It was during the golden age that a lot of the tropes and personality of slasher films really came to the forefront. Halloween gave us a more specific blueprint for the virginal tomboyish final girl. Laurie wasn’t the first, but her more defined characteristics became common threads for the final girls that followed. Another big push was the idea of teens being “punished” for their behavior via being hunted and systematically killed off by a main killer. The Texas Chain Saw Massacre flirted with this idea, but it was really more “wrong place” rather than any specific behavior by the teens causing them to be targeted.

Conversely, movies like Halloween, and of course, Friday the 13th, started to make it more of a response to the teens’ behavior and the direct action that the killers take. This didn’t happen overnight, and a few movies really played with it. However, we did see more of a pattern, and the “rules” we got used to, and then informed about with Randy in Scream, were being laid out at this point. It became less just about the way the killing happened and more about a pattern of behavior both in the victims and their killer.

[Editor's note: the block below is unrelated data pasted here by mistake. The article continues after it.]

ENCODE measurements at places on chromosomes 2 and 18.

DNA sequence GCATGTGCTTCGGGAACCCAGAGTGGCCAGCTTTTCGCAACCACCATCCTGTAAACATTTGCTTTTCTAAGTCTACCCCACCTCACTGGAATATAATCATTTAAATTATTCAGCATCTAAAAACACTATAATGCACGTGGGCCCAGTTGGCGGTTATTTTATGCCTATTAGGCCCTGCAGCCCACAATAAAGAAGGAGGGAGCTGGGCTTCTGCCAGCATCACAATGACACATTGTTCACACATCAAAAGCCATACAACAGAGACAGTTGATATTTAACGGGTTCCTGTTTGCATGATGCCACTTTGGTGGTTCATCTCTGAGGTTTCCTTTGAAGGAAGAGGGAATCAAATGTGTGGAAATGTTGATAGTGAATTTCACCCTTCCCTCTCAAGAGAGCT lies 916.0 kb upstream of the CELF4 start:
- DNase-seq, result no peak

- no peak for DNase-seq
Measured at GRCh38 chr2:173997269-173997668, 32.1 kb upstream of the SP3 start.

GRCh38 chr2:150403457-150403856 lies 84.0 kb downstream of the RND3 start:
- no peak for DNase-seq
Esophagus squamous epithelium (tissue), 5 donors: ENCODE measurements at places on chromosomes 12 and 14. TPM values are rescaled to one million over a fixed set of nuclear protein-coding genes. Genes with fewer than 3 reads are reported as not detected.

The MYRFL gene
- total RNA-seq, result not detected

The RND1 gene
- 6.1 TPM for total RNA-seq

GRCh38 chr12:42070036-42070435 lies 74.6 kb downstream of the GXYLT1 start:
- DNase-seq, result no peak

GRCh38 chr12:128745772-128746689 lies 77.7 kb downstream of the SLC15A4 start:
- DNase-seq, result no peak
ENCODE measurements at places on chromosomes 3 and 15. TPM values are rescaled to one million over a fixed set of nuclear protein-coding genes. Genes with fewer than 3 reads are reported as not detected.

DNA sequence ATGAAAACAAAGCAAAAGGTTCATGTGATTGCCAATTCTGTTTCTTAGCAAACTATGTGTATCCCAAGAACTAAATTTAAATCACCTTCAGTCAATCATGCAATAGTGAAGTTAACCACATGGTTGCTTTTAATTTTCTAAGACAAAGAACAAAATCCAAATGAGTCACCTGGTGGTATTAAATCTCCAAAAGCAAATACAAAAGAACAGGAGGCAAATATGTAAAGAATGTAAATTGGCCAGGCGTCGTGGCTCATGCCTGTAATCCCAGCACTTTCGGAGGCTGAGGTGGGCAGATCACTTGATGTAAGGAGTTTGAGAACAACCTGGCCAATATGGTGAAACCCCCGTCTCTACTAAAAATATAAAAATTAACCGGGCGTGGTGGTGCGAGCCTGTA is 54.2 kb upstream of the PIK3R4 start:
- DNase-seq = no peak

Friday the 13th really went with this. And for modern audiences, when we watch it, we can see what we are used to from these movies being laid out. But then the movie sends the audience’s head spinning a bit. It’s not the hinted at killer, Jason, but rather his mother, someone entirely unexpected and unique in the slasher world. This twist is a major standout for horror fans and is largely one reason I still argue it’s the best in the franchise. It is so unexpected and different from what we are used to.

All of this starts to beg a certain question though, if we weren’t a modern audience with certain expectations, would Friday the 13th really be a standout? I think the answer is a combination of yes and no.